By SAUNDRA YOUNG The statistics paint a grim picture. Breast cancer is the most commonly diagnosed cancer in Black women and has a mortality rate second […]Read MoreFeedzy

By SAUNDRA YOUNG

The statistics paint a grim picture. Breast cancer is the most commonly diagnosed cancer in Black women and has a mortality rate second only to lung cancer.

Without question the disease is one of the most fatal health issues African American women of all ages face. Consider this:

*Black women under 35 are diagnosed with breast cancer at twice the rate of white women and die from the disease three times as often.

*The overall five-year survival for Black women is 81 percent versus 91 percent for white women.

*While Black women are diagnosed with breast cancer at a slightly lower rate than white women, the mortality rate is 40 percent higher. They are twice as likely to die if they are over 50.

According to the American Cancer Society (ACS), while there has been an overall 40 percent decline in breast cancer deaths over the last 30 years, there is still a mortality gap between Black women and white women.

In fact, African American women of all ages are more likely to die from breast cancer than all other races/ethnicities. This is partly because Black women are twice as likely to be diagnosed with triple negative breast cancer which is much harder to treat.

Triple negative breast cancer is different from other types of invasive breast cancer. The tumors are aggressive, they grow and spread faster, there are fewer effective treatment options and the prognosis is worse.

There are other reasons for the difference in mortality rates. According to the ACS, “Black women do not have the same access to high-quality cancer care compared to white women. They are more likely to be screened at lower resourced and non-accredited facilities, to go longer between mammograms, and to wait longer for a follow-up exam after getting an abnormal result.”

The stage at the time of diagnosis, the biology of the tumor, genetics, and treatment are also factors. According to the most recent and most comprehensive report on cancer and the Black community Cancer Facts & Figures for African Americans 2019-2021, “A recent analysis comparing molecular features of breast cancers in Black and white women estimated that 40 percent of the racial variation in breast cancer subtype are due to inherited genetic mutations. Inflammatory breast cancer, a rare but aggressive subtype, is also more common in Black women than white women.”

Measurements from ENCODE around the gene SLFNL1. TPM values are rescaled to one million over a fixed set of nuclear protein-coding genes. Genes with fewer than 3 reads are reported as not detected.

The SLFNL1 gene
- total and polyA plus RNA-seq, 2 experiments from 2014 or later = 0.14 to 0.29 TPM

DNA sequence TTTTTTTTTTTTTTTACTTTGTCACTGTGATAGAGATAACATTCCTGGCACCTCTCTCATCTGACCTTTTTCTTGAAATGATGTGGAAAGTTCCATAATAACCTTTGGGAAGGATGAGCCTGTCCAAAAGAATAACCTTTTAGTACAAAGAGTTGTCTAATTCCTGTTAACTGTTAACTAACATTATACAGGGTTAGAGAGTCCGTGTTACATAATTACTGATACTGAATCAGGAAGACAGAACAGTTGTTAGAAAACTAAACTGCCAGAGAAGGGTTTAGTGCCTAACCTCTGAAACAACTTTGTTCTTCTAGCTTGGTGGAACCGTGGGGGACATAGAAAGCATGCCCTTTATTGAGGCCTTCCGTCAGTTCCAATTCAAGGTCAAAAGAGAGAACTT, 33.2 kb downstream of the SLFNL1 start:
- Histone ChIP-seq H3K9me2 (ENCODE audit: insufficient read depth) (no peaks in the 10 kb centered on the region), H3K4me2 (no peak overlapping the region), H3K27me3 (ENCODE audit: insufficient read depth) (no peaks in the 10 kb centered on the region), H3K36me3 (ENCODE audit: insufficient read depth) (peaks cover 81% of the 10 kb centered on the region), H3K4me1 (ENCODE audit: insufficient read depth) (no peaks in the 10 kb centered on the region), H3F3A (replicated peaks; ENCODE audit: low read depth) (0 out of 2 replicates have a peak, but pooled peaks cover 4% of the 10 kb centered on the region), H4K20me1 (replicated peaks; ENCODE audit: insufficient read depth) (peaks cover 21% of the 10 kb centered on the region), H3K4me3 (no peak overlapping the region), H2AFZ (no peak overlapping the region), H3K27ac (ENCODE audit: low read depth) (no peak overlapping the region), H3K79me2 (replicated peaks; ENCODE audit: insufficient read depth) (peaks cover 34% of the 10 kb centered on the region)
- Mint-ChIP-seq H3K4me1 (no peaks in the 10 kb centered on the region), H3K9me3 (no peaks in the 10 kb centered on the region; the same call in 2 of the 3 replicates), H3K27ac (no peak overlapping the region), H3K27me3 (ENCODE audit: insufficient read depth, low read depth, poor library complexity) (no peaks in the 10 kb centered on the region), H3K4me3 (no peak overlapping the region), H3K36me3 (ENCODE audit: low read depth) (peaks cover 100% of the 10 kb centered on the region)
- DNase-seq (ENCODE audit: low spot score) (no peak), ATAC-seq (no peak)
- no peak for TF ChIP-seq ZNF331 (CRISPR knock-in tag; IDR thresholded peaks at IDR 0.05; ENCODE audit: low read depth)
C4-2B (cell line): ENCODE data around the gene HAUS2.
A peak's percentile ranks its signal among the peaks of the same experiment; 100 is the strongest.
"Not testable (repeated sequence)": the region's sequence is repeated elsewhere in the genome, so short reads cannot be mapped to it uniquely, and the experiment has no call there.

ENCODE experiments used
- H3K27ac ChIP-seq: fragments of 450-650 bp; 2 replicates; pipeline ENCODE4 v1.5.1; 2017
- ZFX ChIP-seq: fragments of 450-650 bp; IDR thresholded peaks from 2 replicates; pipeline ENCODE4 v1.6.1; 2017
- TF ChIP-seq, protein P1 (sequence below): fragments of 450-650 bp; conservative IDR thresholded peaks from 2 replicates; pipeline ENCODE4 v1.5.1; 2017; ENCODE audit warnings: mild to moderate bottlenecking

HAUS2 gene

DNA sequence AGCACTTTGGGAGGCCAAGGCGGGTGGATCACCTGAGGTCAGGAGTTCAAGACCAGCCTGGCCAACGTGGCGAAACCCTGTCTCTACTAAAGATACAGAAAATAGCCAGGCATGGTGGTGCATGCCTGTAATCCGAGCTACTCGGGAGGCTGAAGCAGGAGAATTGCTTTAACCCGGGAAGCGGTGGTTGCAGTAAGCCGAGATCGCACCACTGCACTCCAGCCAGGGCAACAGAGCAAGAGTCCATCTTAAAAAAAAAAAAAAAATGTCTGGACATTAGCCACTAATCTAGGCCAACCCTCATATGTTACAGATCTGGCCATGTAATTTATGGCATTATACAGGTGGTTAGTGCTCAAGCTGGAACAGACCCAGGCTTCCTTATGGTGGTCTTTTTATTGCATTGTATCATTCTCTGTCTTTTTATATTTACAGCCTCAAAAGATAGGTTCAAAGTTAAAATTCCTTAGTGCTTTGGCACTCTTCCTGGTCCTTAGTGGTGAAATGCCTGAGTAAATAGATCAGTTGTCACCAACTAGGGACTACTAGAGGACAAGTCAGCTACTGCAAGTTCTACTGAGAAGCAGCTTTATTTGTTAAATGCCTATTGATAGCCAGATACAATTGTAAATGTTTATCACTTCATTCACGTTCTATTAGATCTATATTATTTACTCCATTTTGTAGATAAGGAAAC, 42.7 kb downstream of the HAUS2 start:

In 2016, the National Cancer Institute launched the largest-ever study of breast cancer genetics in Black women. In part, the Breast Cancer Genetic Study in African-Ancestry Populations is comparing the genomes of 20,000 Black women with breast cancer to 20,000 Black women who don’t have the disease.

They are also being compared to the genomes of white women with breast cancer. The study looks at how inherited genetic and biological factors contribute to breast cancer risk in Black women with the hopes of identifying genetic factors that may underlie breast cancer disparities. That trial is ongoing and being conducted at Vanderbilt University Medical Center.

The goal of the Breast Cancer Research Foundation’s (BCRF) is to put an end to breast cancer through research. They believe only research can bring an end to cancer and have nearly 275 researchers committed to achieving that goal. Dorraya El-Ashry, BCRF’s Chief Scientific Officer said the reasons for higher death rates in Black women are “deeply complex and sharply nuanced.”

“We know that certain health conditions – comorbidities – that are more likely to affect Black women, such as obesity, diabetes, and heart disease, increase the risk of breast cancer and/or adversely affect breast cancer outcomes. Black women are 50 percent more likely to be obese and have a two-fold increased risk of being overweight than white women” she said.

“They have a two-fold increased risk of diabetes and are 60 percent more likely to develop or be diagnosed with diabetes following breast cancer treatment than white women. These comorbidities not only affect breast cancer outcomes – breast cancer mortality is 30 percent higher for women who are obese – but they are also known to increase toxicity from treatment that can lead to incomplete treatment and poor outcomes.”